A “right to a home office” can therefore only be presumed if the place of work is either in a particularly exposed region or the respective employee is a member of a special risk group. If the work can also be carried out from home without any problems, this reduces the discretion of employers. The same will be presumed if the respective employee is dependent on the use of public transport.

The Federal Ministry of Labor and Social Affairs is currently planning a draft law “Right to home office,” according to which a legal right to work from home offices is to be granted if there are no operational reasons that speak against it. It is not yet clear, however, to what extent this will actually be implemented, especially as it would require a number of changes to regulations on occupational health and safety and data protection.

Can employers order home office?

In principle, employers’ right of direction does not extend into their employees’ private residences, so that home office cannot be ordered easily. Exceptions to this principle must, however, be recognized.

This is particularly the case if it is necessary for the protection of the workforce that the relevant person no longer appears on company premises, for example because of stays in a COVID-19 risk area. In these cases, an appropriate right to issue instructions must be recognized.

It must be the basic condition, however, that the worker is healthy and fit for work and that the employer provides the necessary work equipment for work from the home office. In any event, the abstract risk of infection alone does not justify the right to a home office.

Difference between home office, teleworking, flexible or mobile workplace?

The terms have no fixed legal meaning and, for employment law, they refer in particular to the question from which place employees may fulfil their duties under employment law. The options range from the additional possibility in the home office as well as from a (mobile or flexible) workplace that is freely selectable by the employee.

Are there aspects of the GDPR that must be observed in the home office?

Basically, the same data protection obligations apply as those that are relevant without a home office. It should be noted that employers remain responsible for any data processing performed from the home office. Of course, this does not mean that special obligations cannot be imposed on the employee with regard to the way in which data is processed. This usually takes place via a home office directive, which acquires the meaning of an instruction under employment law via a reference in the employment contract.

In particular, workers should be informed about how to protect confidential data from access by third parties, including family members or roommates.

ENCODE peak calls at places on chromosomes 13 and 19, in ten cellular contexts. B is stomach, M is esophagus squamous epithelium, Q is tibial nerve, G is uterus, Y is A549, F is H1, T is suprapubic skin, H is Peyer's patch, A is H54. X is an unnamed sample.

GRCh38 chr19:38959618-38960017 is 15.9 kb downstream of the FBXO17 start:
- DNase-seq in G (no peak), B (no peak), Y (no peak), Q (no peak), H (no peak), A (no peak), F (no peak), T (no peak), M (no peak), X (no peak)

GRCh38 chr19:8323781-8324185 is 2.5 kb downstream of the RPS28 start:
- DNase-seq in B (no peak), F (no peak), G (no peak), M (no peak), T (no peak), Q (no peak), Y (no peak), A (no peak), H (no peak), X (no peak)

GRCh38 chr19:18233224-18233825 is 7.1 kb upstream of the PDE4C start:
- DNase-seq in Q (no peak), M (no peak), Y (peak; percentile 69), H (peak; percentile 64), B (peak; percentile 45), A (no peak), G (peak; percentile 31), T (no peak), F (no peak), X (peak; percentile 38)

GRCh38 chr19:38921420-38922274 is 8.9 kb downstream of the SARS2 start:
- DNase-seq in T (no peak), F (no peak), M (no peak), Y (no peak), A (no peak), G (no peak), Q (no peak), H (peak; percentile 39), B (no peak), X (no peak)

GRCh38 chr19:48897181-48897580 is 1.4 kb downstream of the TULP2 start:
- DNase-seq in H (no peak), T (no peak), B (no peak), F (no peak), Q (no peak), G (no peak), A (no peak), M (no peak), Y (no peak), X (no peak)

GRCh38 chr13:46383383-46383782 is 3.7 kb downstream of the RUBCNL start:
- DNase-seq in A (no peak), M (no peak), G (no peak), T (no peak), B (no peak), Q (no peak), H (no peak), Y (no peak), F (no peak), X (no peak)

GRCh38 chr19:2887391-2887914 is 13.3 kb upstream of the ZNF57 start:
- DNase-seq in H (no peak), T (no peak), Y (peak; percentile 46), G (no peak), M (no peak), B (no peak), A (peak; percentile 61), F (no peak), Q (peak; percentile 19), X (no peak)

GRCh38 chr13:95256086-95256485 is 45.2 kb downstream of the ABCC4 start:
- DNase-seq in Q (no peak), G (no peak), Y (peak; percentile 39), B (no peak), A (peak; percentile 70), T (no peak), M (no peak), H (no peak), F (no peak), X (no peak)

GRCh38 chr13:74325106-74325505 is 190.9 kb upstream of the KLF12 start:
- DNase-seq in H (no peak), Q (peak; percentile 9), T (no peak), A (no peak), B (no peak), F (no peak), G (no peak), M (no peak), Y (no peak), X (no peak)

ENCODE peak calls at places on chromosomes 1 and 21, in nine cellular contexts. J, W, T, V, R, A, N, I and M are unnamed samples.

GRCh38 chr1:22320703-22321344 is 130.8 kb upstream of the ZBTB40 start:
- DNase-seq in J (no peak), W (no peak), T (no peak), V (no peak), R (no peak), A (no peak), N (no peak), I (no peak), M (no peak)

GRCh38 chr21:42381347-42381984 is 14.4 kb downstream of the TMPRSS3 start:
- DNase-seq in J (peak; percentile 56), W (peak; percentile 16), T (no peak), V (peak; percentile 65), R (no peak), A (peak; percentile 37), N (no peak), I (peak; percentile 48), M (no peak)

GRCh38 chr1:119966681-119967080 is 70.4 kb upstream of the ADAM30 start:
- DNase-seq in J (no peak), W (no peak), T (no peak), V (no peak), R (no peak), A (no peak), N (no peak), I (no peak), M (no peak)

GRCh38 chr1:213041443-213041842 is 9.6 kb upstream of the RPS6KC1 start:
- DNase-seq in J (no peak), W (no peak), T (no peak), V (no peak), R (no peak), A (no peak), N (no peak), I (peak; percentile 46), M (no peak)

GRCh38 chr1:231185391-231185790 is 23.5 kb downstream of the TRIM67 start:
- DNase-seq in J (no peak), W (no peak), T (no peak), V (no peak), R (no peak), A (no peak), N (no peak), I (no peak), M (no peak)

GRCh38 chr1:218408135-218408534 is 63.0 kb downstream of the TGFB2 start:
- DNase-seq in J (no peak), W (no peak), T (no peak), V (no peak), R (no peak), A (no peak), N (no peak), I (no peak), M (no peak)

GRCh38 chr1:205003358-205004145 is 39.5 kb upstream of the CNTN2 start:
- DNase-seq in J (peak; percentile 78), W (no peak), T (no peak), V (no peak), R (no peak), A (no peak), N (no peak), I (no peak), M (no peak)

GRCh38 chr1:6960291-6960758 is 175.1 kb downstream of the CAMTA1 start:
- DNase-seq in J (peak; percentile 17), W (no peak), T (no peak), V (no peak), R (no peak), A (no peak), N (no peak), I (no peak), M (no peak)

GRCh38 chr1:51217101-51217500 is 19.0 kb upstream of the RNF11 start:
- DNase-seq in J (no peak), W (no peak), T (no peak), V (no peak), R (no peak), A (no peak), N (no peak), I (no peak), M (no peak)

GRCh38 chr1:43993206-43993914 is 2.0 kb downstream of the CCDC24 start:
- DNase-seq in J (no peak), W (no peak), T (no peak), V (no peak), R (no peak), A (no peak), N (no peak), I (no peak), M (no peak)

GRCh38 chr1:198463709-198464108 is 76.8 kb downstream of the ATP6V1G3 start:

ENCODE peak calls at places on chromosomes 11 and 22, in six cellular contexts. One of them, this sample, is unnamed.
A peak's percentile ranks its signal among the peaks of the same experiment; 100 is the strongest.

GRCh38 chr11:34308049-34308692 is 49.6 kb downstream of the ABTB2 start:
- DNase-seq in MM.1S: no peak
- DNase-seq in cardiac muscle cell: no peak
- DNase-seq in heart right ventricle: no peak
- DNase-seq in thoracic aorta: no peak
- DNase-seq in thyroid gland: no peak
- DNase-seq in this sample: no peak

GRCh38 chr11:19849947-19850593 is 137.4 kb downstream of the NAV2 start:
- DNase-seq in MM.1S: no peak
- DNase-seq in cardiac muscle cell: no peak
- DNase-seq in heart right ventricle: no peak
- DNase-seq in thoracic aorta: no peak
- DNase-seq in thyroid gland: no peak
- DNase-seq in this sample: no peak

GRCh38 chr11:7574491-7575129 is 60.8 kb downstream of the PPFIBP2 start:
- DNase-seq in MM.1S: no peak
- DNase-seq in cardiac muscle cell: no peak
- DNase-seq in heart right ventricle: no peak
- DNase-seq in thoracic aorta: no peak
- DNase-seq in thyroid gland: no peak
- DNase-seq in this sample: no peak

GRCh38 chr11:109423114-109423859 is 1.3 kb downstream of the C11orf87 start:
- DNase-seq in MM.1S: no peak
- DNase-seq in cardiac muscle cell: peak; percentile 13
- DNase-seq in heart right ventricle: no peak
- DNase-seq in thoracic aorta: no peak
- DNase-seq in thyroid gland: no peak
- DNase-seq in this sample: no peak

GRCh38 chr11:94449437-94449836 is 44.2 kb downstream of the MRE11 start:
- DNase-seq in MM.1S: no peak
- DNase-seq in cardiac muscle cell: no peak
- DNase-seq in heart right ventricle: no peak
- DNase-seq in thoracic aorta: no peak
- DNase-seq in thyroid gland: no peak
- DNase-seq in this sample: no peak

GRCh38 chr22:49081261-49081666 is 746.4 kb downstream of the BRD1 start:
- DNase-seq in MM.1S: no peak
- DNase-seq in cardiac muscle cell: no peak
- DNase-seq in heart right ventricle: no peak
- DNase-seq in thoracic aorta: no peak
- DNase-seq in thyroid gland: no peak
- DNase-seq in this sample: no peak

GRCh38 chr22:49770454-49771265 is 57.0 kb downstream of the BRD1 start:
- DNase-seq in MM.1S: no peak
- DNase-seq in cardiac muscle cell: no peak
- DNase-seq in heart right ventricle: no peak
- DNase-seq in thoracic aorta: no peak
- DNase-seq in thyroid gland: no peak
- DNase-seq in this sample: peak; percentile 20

The computer should lock automatically after a certain period of time, the home office room should be locked, and confidential telephone calls should not be overheard. Where files or other paper-based documents exist, they should be locked in cabinets after use.

In principle, however, it is recommended that mainly electronic work be done, since digital documents may be protected more easily by technical measures. In addition, the policy should also contain rules on the issue of whether the tools made available for company use may be used for private purposes. The prohibition of private use makes sense from a legal point of view, as private use raises a large number of follow-up questions to be regulated and, in some cases, also obligations.

Can employees deduct the home office from their taxes?

Working in a home office is generally tax-deductible. Employees must prove, however, that their employer has ordered them to work from home. The costs for setting up a home office are only deductible if employees have their own workroom. Irrespective thereof, however, the costs for additionally required work equipment such as additional office supplies, may be deducted. It is a question of the individual case which exact items are tax-deductible.

Where can I find a template of a home office privacy agreement?

We will gladly provide you with a privacy agreement for your home office. Just contact us.

Are there exceptions for working time for “system-relevant activities”?

Yes, to guarantee the production and maintenance of existential goods and services of general interest in the context of the COVID-19 pandemic, exemptions are possible in working time law. System-relevant activities include, for instance, picking goods and filling shelves in food and drugstore retail outlets, medical care of patients by physicians’ practices, laboratory diagnostic activities, and mobile test centers, the production of disinfectants and mouthguards. This also includes work at hospitals, care facilities, public authorities, energy and water suppliers, and waste and disposal companies.

Employees working in system-relevant areas may, in principle,

  • work up to 12 hours a day,
  • work on Sundays and public holidays, and
  • work up to 48 hours a week on average.

It should be noted, however, that these regulations only apply if the respective competent state authorities issue an appropriate ordinance (Section 15(2) Working Hours Act).

May employers order a medical examination if there is any suspected infection?

No. Here too, the employers’ right to issue instructions has its limits. Such instructions may not, in principle, interfere with employees’ rights to physical integrity. Employees do not have to comply with any such orders. Incidentally, this also applies to possible vaccinations that may be available in the future. If employees refuse to undergo an examination despite a suspected case of infection, however, employers may refuse to allow the respective employee to enter the company facilities and, if necessary, order work from the home office. This will require, though, that suitable work equipment be made available.